Written by Nereus fellow, Fernando Gonzalez Taboada
And They Still Say Fish are Expensive! (¡Y aún dicen que el pescado es caro!) was painted by Joaquín Sorolla in 1894. This vivid painting represents a scene where two elderly fishermen relieve their younger partner, who lies fatally injured in the hold of a rudimentary fishing vessel. The portrait is considered one of the best representatives of the social realism movement in Spain. Its title hides a reference to a dialogue in a novel describing daily life in a small fishing village in the late nineteenth century. Contemporary to the emergence of labor movements, the scene calls attention to the precarious conditions and low revenue prevailing in some jobs during the industrial revolution. However, the most striking aspect of this painting is how its message remains valid today.
A close look at the portrait would hopefully inspire curious reflections in anyone. In my case, it brings to mind memories of a fairly limited seagoing experience, accumulated mostly in large oceanographic research vessels in open waters and many short sampling trips near the coast. Even if my time at sea has little resemblance with pre-industrial fishing, a couple of days at sea are more than enough to realize that a vessel is not the safest working environment. It immediately becomes evident why fishermen and other people working at sea still consider themselves to be at the mercy of the elements.
Nowadays, fishing remains one of the professional sectors with greatest morbidity and occupational injury levels, even in developed countries. As crude as it is, these risks generally do not correspond in terms of an elevated income or social protection. The overall situation contrasts with a rising demand in marine fish products that will continue to grow in the foreseeable future, with human numbers continuing to increase and many communities relying on wild caught fish as their main source of protein.
As one devotes more time to observe the portrait, longer excursions lead the mind towards digression and pondering deeper questions. What leads fishermen to expose themselves to the risks of fishing? How often do they operate under unfavorable weather conditions? Why do they need to travel long distances and spend many days at sea to find their catch instead of staying safe closer to shore? There are no simple answers to these questions, and when one digs into the literature there are a plethora of potential explanations that are rarely accompanied by practical solutions.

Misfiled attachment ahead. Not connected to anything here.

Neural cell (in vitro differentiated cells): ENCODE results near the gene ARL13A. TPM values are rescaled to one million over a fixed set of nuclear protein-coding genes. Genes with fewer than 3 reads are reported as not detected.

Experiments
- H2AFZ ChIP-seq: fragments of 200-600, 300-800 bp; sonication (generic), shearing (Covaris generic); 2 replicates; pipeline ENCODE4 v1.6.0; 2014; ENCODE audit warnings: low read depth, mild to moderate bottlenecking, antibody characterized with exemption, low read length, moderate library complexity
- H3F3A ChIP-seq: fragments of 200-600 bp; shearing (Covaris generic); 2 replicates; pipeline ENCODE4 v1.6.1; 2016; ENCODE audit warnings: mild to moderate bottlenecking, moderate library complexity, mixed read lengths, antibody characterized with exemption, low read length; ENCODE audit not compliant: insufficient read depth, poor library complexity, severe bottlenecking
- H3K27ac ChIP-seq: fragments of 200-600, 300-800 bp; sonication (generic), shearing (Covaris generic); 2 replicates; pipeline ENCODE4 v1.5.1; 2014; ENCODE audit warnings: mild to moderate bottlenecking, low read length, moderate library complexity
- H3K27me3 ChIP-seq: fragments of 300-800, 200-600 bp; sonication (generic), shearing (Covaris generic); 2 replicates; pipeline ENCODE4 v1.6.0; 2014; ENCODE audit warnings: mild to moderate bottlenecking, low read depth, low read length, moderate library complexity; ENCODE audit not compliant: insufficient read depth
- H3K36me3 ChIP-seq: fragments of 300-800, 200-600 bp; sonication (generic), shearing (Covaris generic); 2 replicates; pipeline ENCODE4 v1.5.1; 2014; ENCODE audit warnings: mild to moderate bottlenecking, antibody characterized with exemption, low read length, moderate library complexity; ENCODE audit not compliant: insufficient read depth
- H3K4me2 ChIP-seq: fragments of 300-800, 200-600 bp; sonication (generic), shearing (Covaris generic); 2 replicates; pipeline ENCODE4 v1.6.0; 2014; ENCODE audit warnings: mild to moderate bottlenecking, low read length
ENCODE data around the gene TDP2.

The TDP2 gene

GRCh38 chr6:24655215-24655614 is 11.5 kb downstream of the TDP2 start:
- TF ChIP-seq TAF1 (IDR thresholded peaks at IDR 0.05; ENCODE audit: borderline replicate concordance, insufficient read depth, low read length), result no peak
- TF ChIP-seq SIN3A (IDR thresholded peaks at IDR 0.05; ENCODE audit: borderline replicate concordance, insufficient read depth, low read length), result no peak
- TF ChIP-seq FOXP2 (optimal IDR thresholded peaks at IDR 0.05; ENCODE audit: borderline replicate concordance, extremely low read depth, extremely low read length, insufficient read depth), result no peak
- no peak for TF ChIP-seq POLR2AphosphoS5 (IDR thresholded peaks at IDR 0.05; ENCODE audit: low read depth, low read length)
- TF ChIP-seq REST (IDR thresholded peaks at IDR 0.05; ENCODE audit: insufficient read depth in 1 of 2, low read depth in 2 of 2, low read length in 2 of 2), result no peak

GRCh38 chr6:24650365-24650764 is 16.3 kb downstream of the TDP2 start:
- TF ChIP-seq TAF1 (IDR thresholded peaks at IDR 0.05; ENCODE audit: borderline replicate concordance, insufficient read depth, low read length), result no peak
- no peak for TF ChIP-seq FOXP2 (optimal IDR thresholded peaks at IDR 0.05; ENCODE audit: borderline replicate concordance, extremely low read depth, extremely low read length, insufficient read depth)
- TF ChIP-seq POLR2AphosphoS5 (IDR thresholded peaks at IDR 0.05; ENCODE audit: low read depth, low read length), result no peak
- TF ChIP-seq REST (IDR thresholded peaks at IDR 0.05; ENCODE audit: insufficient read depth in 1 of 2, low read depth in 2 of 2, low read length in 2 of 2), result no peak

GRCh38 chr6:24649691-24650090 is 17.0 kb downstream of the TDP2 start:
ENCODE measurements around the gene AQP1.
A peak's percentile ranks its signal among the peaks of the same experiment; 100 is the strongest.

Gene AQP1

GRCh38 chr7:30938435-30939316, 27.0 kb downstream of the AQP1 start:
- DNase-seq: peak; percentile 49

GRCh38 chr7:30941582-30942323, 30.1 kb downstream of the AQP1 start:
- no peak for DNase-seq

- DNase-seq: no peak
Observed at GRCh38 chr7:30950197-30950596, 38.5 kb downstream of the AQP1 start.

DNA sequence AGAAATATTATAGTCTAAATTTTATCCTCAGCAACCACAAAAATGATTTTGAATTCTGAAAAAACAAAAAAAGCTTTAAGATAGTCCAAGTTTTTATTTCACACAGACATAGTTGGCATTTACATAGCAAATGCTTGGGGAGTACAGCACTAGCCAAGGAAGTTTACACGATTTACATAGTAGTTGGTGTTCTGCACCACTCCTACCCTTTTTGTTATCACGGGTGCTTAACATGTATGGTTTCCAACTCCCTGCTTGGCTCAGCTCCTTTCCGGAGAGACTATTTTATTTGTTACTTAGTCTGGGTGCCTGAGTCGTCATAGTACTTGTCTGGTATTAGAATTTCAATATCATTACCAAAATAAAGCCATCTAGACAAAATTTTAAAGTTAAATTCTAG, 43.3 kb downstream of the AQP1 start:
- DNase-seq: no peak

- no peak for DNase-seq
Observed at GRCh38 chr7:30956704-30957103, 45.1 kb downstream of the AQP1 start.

With a background in population biology and environmental sciences, I seek answers to the questions above by examining potential relationships between changes in ocean conditions and the dynamics of fish populations. If we are able to advance changes in fish abundance, then it should be easier to regulate fisheries and ensure a sustained income for fishermen – fewer risks and better lives.
Most often the approach relies on the analysis of long series of observations of changes in fish abundance and environmental conditions. In some ways, it can be regarded as a kind of forensic exam; a careful assessment of available evidence reveals the causes of a fisheries collapse, or what happened before a species became so abundant to support the establishment of a new fishery – explaining past changes as a way to predict the future. It seems appropriate, but unfortunately this type of approach is often disregarded in practical management settings.
Two main arguments are invoked to explain why dismissing environmental information and detailed mechanisms do not impair fisheries management. First, it is widely accepted that the effects of potential environmental stressors on fish can be ephemeral or intermittent; they do not last for a long time and thus they are often difficult to characterize and are unreliable. However, it is also true that careful analysis and high quality data usually reward robust relationships with predictive power, especially if there is a mechanistic basis to support the proposed relationships.